Supplement to the Index of Middle English Verse by Rossell Hope Robbins and John L. Cutler. Lexington: University of Kentucky Press, 1965. (Robbins and Reference PR1203.B87in suppl.)

 


Finding Microfilms or Facsmiles of Medieval MSS owned by UR

 

In the Voyager Catalog, records for manuscripts may be found by doing an Author search, the "author" being the name of the repository that has the manuscript. Use the name of the repository followed by the word "manuscript" and the name and/or number of the manuscript.

EXAMPLES:

MS Bodley 343

Author search: bodleian library manuscript bodley 343
This will give you the records for the specific manuscript.
Author search: bodleian library manuscript
This will give you a list of all the records in Voyager for manuscripts in the Bodleian Library.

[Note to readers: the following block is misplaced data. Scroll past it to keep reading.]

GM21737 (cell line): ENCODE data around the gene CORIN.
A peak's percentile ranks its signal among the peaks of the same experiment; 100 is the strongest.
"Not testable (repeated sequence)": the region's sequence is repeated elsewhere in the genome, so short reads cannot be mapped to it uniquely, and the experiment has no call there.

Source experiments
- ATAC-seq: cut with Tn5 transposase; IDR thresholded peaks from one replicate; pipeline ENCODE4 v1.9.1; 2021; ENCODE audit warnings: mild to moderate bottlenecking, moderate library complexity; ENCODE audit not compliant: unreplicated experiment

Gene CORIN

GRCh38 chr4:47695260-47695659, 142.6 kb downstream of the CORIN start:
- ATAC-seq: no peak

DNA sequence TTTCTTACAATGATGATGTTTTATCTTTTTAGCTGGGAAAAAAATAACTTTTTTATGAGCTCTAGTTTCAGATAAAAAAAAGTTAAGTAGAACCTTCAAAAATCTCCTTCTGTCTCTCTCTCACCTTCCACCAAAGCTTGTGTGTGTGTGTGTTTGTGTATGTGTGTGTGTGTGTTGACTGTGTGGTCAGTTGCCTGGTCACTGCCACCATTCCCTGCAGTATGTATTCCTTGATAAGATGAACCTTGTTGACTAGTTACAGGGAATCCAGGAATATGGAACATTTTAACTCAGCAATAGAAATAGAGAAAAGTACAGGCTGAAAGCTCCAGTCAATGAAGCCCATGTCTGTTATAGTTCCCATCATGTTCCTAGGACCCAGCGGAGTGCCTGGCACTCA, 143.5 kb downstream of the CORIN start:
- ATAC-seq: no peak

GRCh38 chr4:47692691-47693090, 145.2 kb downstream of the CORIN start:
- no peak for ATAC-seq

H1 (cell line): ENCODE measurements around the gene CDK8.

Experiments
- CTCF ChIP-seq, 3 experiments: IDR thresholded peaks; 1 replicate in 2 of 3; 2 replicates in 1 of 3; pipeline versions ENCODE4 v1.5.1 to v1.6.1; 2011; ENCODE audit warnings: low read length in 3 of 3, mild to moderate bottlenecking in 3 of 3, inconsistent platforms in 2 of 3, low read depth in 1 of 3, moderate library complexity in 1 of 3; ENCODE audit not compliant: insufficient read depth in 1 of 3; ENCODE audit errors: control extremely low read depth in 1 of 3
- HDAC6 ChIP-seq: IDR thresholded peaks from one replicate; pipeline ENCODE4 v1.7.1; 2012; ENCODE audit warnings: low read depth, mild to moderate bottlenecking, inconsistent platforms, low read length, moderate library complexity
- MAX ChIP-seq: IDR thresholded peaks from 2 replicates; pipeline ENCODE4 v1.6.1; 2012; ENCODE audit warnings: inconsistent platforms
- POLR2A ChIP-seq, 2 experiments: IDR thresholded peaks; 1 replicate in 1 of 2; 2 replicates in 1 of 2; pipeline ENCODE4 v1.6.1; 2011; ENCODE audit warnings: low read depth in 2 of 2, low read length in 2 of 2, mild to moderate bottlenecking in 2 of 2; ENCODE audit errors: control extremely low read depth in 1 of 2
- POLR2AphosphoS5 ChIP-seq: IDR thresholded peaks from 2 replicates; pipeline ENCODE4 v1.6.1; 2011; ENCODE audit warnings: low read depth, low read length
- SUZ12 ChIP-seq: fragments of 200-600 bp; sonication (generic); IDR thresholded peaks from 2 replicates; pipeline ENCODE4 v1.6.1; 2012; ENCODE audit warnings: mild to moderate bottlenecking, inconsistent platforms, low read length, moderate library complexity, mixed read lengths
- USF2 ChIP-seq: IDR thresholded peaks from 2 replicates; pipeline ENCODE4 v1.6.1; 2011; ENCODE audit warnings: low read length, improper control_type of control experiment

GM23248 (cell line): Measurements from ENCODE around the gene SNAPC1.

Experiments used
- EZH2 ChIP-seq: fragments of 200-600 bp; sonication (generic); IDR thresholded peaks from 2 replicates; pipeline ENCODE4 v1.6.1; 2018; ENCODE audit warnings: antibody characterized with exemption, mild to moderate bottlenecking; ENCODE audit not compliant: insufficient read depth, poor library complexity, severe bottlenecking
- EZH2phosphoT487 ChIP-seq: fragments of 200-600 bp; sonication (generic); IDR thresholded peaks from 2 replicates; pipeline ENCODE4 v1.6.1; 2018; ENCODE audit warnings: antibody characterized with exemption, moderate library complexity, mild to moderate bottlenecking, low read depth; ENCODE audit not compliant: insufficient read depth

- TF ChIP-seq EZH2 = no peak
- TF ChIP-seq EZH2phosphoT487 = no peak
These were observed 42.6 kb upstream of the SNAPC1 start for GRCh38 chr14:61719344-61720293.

Bodleian Library, MS Digby 86

Author search: bodleian library manuscript digby 86
This retrieves both a facsimile reprint and a microfilm of the manuscript.

British Library additional manuscript 60577

Author search: british library manuscript additional 60577
or author search: british library manuscript additional

British Library Cotton Nero A. x

Author search: british library manuscript cotton nero a. x

British Museum MS Harley 2253

Author search: british library manuscript harley 2253
NOTE: Manuscripts that were in the British MUSEUM have been transferred to the British LIBRARY.

MS Gg.4.27, Cambridge University Library

Author search: cambridge university library manuscript gg.4.27

Corpus Christi College, Oxford, ms. 197

Author search: corpus christi college university of oxford manuscript 197


NOTE: The Robbins Library owns many microforms of manuscripts in collections that are not analyzed; that is, individual ms. names will not appear in the Voyager Catalog. Guides to these collections are available in the Robbins Library:

 

Anglo-Saxon Manuscripts in Microfiche Facsimile. (Robbins Film DA 150 .A65 1994)